Tribune-Courier News Editor
HARDIN – Residents concerned over a possible acquisition by the city met at the Hardin Community Building Friday night. The purchase in question is the former Marshall County Library building, which the city could use as a new administrative facility.
The current city hall building is located at 90 Commerce Street. The former library building is located on Second Street.
“I’ve had people come and talk to me about the city buying the old library for the new city hall,” said Hardin resident Tonya Estes Friday night. “A couple weeks ago they had a special called meeting to discuss if they would purchase it. There were about five or six of us that showed up. They turned it into an executive session and asked us to leave.”
Under Kentucky law, municipal governments may meet behind closed doors to discuss the acquisition or sale of real estate. Any action taken must still be conducted within an open meeting. So far, the city has taken no action on the possible purchase.
Other residents at Friday’s meeting said they had not gotten clear answers on how the city intended to pay for the acquisition. Concerns were also voiced that the city was spending money on an unneeded upgrade when improvements could be made to the city sewer system, sidewalks and other areas.
Estes said she had talked to Hardin mayor Randal Scott and was worried over the city’s financial standing.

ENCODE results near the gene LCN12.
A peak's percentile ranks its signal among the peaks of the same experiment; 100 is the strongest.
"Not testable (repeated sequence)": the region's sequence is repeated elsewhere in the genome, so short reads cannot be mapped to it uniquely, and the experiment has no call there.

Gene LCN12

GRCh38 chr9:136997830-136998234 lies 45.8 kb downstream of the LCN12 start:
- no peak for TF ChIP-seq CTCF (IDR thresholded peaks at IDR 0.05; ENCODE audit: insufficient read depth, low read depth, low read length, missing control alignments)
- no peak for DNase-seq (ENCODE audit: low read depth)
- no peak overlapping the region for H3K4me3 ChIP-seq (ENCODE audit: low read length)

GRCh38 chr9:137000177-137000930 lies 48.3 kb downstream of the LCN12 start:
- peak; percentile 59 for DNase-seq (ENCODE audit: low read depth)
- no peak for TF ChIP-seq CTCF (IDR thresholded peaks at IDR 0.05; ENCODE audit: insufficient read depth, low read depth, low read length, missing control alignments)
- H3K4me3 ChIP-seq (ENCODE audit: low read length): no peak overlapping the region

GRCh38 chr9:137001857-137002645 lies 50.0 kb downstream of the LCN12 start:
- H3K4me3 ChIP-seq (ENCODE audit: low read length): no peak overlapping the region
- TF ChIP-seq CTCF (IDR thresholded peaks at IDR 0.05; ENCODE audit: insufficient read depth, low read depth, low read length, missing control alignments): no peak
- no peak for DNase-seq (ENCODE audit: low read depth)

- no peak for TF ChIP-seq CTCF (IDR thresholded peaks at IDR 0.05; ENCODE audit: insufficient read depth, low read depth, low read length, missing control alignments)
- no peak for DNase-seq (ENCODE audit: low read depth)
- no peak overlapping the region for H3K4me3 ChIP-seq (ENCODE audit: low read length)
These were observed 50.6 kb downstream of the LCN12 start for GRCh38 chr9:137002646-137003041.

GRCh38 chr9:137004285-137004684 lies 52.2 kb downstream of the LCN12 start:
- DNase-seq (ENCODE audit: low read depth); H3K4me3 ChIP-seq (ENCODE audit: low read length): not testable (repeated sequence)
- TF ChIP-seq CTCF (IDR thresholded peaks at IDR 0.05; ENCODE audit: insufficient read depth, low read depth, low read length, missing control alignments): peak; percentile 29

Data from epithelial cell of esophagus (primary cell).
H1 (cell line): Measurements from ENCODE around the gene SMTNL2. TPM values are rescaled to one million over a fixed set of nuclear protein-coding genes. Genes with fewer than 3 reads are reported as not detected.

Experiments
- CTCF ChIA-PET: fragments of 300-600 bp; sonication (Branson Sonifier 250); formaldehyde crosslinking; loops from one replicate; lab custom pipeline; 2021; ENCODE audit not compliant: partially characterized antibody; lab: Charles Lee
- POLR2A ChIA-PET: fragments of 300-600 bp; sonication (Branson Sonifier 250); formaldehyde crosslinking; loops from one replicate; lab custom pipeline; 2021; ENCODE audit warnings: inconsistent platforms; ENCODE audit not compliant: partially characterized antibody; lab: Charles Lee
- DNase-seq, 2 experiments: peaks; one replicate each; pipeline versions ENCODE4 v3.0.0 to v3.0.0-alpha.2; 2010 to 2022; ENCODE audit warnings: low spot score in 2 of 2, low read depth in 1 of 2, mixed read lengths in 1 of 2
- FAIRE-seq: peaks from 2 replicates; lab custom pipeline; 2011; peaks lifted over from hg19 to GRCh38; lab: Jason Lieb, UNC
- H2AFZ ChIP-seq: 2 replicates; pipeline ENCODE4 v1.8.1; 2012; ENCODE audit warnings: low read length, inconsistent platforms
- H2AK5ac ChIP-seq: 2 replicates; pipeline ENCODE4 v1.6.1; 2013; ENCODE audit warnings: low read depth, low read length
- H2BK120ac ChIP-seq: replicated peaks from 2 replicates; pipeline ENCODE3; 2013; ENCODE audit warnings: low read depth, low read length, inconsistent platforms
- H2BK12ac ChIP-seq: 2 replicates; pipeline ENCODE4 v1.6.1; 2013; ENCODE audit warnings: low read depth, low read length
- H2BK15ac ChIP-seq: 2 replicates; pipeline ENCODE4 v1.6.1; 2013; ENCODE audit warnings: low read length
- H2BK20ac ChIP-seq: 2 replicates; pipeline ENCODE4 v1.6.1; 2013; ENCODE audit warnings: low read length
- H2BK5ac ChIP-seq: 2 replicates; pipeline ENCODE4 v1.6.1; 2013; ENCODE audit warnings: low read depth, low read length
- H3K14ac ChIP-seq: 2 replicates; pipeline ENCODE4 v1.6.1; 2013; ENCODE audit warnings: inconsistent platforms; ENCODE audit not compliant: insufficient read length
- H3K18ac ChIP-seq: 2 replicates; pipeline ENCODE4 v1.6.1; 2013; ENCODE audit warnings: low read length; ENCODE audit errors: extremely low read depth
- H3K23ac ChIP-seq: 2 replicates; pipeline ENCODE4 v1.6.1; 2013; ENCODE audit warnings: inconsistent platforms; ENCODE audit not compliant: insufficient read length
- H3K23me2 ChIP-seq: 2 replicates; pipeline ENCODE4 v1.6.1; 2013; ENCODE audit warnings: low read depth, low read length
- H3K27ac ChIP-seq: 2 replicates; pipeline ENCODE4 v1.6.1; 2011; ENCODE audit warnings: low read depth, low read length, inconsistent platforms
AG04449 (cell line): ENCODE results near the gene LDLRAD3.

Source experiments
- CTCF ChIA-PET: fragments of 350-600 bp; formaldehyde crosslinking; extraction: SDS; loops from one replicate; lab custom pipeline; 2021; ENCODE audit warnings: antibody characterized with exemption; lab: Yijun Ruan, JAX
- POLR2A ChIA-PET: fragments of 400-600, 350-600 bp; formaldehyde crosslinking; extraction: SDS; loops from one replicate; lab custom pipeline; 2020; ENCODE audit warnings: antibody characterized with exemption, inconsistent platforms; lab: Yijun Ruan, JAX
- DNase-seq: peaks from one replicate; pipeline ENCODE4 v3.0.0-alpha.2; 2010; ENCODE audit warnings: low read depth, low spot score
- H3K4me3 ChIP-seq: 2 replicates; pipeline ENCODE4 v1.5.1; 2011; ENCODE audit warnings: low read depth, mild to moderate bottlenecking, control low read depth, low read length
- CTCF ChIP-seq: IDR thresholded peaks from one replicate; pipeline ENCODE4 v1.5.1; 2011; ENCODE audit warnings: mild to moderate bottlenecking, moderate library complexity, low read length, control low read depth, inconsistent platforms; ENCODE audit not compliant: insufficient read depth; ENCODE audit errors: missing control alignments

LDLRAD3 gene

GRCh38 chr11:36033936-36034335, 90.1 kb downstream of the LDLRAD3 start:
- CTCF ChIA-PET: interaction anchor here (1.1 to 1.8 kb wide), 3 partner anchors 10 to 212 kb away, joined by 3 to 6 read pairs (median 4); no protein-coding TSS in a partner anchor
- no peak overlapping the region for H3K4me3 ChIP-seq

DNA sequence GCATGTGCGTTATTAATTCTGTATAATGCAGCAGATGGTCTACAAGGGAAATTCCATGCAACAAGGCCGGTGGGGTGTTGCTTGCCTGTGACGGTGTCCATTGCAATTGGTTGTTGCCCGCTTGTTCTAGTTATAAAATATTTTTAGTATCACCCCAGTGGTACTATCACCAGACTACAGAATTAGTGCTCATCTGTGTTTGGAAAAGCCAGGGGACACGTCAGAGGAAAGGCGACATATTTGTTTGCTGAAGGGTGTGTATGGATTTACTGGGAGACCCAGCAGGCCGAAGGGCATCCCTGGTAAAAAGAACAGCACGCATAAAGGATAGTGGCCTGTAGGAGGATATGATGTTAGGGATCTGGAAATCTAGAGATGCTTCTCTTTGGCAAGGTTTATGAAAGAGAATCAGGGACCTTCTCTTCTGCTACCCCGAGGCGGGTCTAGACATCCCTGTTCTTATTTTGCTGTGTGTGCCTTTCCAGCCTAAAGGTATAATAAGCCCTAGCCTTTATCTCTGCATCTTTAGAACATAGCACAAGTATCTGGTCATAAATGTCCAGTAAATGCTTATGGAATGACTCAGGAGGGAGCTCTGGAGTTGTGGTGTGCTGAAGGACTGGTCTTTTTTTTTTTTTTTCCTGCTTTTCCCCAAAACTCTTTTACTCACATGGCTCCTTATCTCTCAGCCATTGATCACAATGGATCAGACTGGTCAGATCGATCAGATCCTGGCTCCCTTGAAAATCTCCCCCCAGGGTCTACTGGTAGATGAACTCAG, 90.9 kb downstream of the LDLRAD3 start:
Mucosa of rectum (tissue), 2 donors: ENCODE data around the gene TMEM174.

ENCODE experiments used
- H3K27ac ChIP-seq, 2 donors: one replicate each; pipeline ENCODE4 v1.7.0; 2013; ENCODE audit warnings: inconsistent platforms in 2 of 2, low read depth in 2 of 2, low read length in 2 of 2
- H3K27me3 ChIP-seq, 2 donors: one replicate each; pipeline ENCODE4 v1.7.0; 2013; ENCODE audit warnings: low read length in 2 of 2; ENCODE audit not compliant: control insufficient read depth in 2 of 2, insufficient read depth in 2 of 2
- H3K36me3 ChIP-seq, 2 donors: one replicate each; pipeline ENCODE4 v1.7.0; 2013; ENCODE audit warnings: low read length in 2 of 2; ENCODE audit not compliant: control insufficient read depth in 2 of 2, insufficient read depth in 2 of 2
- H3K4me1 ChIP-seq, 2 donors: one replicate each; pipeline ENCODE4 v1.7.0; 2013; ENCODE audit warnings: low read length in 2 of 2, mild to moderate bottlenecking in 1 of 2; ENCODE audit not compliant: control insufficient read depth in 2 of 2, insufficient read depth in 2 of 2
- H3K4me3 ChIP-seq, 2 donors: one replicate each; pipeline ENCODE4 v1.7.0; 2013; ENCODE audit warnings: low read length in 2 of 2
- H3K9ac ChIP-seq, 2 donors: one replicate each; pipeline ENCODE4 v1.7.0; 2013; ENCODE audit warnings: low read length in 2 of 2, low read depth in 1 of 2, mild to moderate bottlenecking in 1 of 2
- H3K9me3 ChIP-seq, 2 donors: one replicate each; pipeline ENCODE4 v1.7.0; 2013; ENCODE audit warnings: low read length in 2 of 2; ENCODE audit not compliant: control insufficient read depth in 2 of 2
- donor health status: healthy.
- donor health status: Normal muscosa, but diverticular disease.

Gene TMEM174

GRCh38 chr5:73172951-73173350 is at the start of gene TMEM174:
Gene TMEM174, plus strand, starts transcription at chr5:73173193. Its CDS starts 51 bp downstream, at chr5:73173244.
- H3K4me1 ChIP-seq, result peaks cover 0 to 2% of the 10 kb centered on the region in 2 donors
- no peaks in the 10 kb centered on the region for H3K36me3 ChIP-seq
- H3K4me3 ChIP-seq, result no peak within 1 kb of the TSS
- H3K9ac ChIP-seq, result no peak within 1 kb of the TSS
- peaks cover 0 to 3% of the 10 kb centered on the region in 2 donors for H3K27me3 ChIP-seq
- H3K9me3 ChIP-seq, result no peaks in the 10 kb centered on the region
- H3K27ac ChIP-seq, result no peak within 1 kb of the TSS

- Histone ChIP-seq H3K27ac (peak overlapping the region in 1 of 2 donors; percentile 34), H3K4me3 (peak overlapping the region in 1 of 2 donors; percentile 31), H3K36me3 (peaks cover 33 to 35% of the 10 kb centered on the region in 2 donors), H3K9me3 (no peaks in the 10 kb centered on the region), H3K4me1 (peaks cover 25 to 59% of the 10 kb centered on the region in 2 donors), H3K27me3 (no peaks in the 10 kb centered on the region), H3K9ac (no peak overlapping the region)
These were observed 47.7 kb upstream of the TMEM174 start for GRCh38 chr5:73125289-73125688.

“If you’re in the red every month on one of these utilities, how can you justify purchasing a building?” Estes asked. “I can’t say if I’m for this or against it because nobody will give me any information.”
Estes said Hardin’s city council and members of Marshall County Fiscal Court had been invited to Friday’s meeting at the Hardin Community Building. None were in attendance.
Monday, prior to the council’s regular meeting that night, Mayor Scott said he was alotting time for discussions with concerned citizens. Scott said the city was currently reviewing its options and has not reached any decisions.
“If we had this money to purchase the library for a new city hall, why can we not use the money to better our sewer system so that we can get grants?” Estes asked. “So that our fire department can get grants to better us and so we can get lower insurance? Why can’t we use that money to fix the ditches so we don’t have to be considered a flood zone? There are lots of things we could be using this money for other than a new building.”